The Ninth Circuit has ruled against two artists in a long-running dispute about a hybrid school bus creation at Burning Man more than ten years ago, a “galleon” named La Contessa. In announcing a test that focuses on whether the object is “utilitarian” to warrant protection under the Visual Artists Rights Act of 1990, 17 U.S.C. § 106A (“VARA”), the Court of Appeals has added an element that the statute does not contain. Namely, any artist that incorporates an object that once had an independent function must essentially ensure that the object does not work any more. Otherwise, the potential that it could resume its former function eliminates legal protection. So school bus with a Spanish galleon on top is “applied art” and ineligible for VARA protection, while a school bus attached to a wall is “a work of visual art.” It is a test that appears ripe for problems in the application. What is it about VARA that so bedevils interpretation? As we have often lamented, VARA guidance is somewhat rare, and often muddled. From here, this latest result is a continuation in that trend, particularly because it starts off by confusing the rights of attribution and integrity, which are different rights with different remedies.

La Contessa was a work created at the Burning Man festival in Nevada in 2002. It consisted of a school bus with a façade erected on top to make the entire work look like a 16th century Spanish galleon. It was created by Simon Cheffins and Gregory Jones. Altogether La Contessa was approximately sixty feet wide and sixteen feet long, and its mast was more than fifty feet tall. It appeared at Burning Man in 2002, 2003, and 2005. When the 2005 festival ended, Cheffins and Jones made an arrangement with a landowner to store La Contessa. That property was held by someone with a life estate, however (an interest lasting only for her life). When she died, Michael Stewart took possession of the land. At some point in December 2006 Stewart destroyed the wood galleon structure to dispose of the school bus with a scrap metal dealer.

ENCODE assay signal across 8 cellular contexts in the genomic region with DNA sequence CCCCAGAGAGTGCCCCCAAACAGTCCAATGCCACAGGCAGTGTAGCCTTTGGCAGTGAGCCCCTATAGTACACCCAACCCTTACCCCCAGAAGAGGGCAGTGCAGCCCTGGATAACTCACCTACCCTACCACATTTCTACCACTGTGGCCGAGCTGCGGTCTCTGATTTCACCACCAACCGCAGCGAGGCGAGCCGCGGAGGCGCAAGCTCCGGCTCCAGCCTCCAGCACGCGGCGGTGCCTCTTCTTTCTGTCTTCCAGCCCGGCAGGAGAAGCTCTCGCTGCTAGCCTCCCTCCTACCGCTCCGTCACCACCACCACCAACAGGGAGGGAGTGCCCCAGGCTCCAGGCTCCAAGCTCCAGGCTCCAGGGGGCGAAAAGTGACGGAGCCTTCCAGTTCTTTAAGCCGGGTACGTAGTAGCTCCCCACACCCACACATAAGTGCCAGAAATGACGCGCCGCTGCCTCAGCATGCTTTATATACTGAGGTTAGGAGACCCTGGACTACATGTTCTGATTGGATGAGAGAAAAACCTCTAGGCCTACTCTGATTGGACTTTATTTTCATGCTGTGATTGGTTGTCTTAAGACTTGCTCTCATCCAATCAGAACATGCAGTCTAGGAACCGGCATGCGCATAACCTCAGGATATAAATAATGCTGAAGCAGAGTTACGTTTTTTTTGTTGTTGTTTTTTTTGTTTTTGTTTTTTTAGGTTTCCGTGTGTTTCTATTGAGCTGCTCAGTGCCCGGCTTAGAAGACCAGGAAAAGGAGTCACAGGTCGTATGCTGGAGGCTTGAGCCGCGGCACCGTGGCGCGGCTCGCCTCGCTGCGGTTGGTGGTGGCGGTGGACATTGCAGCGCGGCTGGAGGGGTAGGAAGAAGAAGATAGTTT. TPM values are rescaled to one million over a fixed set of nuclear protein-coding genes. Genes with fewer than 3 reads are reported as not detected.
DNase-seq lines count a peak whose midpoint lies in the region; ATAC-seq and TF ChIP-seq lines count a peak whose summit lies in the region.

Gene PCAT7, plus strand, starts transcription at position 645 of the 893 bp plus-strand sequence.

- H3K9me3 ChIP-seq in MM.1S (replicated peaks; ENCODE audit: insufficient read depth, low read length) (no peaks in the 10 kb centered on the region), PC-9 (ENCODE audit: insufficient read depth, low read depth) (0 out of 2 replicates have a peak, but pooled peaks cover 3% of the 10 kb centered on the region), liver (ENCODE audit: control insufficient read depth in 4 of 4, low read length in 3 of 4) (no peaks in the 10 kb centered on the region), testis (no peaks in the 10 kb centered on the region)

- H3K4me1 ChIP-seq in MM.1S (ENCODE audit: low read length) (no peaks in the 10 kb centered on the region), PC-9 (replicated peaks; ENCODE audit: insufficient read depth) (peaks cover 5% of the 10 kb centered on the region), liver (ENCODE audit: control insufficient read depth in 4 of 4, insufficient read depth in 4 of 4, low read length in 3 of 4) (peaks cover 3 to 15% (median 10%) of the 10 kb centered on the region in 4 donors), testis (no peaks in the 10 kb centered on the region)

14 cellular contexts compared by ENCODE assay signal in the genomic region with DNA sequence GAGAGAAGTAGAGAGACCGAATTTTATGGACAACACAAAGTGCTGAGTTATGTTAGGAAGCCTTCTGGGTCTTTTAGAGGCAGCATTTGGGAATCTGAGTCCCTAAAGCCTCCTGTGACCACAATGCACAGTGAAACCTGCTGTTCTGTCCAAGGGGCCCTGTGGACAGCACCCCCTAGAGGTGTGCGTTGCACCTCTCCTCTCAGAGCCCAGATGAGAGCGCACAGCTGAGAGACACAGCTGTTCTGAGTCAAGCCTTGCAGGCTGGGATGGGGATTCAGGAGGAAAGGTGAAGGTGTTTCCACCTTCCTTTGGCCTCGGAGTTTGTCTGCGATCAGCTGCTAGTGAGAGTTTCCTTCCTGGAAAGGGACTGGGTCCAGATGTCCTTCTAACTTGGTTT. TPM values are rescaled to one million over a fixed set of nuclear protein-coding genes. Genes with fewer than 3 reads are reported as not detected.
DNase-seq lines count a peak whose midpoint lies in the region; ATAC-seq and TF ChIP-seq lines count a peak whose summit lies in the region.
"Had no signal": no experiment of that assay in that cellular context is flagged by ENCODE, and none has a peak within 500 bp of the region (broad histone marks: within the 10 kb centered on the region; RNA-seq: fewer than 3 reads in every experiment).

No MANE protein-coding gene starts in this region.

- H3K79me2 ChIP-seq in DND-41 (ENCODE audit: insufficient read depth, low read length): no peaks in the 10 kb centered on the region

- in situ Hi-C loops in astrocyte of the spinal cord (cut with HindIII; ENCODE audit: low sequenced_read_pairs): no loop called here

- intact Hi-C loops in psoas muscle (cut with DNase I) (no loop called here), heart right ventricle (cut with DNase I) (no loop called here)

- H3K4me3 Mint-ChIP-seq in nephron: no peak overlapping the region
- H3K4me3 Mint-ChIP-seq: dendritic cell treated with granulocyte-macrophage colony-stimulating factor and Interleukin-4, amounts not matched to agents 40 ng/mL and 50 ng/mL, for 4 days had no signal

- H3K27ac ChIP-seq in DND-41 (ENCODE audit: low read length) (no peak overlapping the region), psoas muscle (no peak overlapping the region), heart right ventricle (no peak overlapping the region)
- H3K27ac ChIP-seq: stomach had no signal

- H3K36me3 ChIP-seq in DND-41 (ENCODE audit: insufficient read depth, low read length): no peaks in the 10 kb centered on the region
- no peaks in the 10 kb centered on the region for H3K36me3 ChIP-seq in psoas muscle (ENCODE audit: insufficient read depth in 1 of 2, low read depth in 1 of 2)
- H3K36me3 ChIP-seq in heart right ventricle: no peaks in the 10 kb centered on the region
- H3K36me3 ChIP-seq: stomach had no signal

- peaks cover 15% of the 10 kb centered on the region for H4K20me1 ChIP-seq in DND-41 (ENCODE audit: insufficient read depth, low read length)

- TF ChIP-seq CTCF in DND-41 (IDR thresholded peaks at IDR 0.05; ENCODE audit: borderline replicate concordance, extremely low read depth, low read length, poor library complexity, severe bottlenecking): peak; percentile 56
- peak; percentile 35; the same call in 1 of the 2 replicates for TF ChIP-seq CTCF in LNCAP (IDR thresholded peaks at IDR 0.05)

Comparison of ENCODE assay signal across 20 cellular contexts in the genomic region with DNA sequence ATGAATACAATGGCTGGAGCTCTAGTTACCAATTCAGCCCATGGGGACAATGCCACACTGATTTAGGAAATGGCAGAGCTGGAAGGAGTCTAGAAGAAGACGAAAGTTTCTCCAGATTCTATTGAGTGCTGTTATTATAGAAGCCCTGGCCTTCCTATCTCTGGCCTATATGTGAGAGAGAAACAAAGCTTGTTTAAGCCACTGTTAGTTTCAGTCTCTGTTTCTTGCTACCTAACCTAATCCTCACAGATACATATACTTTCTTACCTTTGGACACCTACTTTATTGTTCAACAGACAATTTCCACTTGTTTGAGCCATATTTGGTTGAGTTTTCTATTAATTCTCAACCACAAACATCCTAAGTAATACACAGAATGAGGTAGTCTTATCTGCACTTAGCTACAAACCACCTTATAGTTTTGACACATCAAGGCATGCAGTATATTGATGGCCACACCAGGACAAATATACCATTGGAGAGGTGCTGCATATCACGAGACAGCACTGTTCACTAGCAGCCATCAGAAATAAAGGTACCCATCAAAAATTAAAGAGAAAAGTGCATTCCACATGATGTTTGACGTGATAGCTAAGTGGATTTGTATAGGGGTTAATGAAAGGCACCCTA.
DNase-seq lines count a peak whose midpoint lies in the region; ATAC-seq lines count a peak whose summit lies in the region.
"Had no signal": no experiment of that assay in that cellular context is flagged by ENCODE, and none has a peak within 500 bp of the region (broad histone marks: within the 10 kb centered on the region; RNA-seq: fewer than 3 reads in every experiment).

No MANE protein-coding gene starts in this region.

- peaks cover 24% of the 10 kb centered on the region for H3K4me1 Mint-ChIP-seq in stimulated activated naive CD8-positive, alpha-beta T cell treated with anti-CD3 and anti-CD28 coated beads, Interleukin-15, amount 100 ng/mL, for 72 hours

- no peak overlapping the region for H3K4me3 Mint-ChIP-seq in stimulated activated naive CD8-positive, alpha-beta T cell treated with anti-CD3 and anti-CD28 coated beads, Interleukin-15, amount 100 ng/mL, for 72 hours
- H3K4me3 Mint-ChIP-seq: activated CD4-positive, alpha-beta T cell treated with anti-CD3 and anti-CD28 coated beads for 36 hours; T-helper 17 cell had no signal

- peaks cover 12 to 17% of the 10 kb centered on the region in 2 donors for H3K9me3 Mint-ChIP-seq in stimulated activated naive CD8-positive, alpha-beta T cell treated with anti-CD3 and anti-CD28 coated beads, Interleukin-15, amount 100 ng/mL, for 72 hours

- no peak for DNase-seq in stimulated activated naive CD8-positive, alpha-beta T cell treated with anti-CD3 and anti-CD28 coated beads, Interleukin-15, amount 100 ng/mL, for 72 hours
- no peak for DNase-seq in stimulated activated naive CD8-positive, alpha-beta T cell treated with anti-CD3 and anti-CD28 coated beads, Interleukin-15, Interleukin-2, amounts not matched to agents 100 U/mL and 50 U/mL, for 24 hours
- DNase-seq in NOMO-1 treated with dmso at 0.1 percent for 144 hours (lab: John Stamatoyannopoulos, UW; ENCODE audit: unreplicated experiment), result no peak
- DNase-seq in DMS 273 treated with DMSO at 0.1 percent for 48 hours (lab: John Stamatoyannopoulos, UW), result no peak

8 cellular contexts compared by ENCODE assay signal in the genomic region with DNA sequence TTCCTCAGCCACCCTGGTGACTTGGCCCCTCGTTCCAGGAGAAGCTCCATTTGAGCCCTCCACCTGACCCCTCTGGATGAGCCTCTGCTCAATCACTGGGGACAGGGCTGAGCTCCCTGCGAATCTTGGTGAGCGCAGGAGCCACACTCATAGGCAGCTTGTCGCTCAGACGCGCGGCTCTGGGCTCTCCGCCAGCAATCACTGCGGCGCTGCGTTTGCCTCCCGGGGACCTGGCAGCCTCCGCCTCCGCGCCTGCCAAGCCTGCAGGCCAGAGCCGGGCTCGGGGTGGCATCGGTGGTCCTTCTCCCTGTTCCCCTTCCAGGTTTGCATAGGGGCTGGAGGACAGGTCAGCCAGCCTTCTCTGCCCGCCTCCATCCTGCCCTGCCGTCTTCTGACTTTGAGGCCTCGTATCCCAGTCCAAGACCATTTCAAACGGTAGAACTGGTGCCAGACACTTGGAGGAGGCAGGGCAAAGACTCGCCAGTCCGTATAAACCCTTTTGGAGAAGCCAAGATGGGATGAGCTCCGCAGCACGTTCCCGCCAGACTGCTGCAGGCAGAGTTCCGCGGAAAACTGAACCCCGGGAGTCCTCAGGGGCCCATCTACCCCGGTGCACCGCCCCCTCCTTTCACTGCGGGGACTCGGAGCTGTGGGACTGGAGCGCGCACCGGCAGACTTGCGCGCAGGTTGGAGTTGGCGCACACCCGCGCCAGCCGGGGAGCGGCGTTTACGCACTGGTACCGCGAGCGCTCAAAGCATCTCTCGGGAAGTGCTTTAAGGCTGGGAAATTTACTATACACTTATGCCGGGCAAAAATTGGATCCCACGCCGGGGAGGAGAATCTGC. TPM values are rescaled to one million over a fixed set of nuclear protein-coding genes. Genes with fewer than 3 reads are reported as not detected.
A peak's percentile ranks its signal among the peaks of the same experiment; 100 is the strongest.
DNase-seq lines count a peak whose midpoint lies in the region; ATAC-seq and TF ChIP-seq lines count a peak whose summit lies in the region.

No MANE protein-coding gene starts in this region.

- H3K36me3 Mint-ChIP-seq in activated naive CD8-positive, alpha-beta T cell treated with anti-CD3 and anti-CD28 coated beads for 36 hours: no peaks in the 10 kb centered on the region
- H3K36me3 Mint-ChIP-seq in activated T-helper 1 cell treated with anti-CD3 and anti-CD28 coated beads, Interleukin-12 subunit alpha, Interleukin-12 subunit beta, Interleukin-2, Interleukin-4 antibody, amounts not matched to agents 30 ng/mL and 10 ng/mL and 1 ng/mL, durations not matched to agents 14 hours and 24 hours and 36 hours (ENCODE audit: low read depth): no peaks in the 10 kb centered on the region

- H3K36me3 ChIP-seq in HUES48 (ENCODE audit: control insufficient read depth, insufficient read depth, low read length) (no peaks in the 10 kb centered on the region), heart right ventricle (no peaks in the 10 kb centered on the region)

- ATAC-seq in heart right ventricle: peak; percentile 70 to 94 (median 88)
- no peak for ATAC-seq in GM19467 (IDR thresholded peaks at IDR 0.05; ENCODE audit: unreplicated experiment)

Cheffins and Jones sued Stewart for conversion (unlawful control of moveable property) and a violation of the right of integrity under VARA. The U.S. District Court in Nevada granted summary judgment on the VARA claim, and a jury tria was held on the conversion claim, in which Stewart prevailed. Cheffins and Jones appealed, and the Ninth Circuit considered the summary judgment ruling under VARA, which it affirmed.

Cheffins and Jones asserted VARA’s right of integrity, which gives the artist influence over the physical integrity of the work—not just the right to copy it—even after the legal title is vested in someone else. The Ninth Circuit, interestingly, proceeded directly to whether La Contessa was a “work of visual art” entitled to VARA protection, rather than review whether it was a “work of recognized stature,” the requirement to invoke the right of integrity. Instead, it addressed the right to avoid distortion or mutilation “prejudicial to [the artist’s] honor or reputation.” But that is the right of attribution. Not a strong start, analytically.

In any event, a “work of visual art” is defined as:

(1) a painting, drawing, print or sculpture, existing in a single copy, in a limited edition of 200 copies or fewer that are signed and consecutively numbered by the author, or, in the case of a sculpture, in multiple cast, carved, or fabricated sculptures of 200 or fewer that are consecutively numbered by the author and bear the signature or other identifying mark of the author; or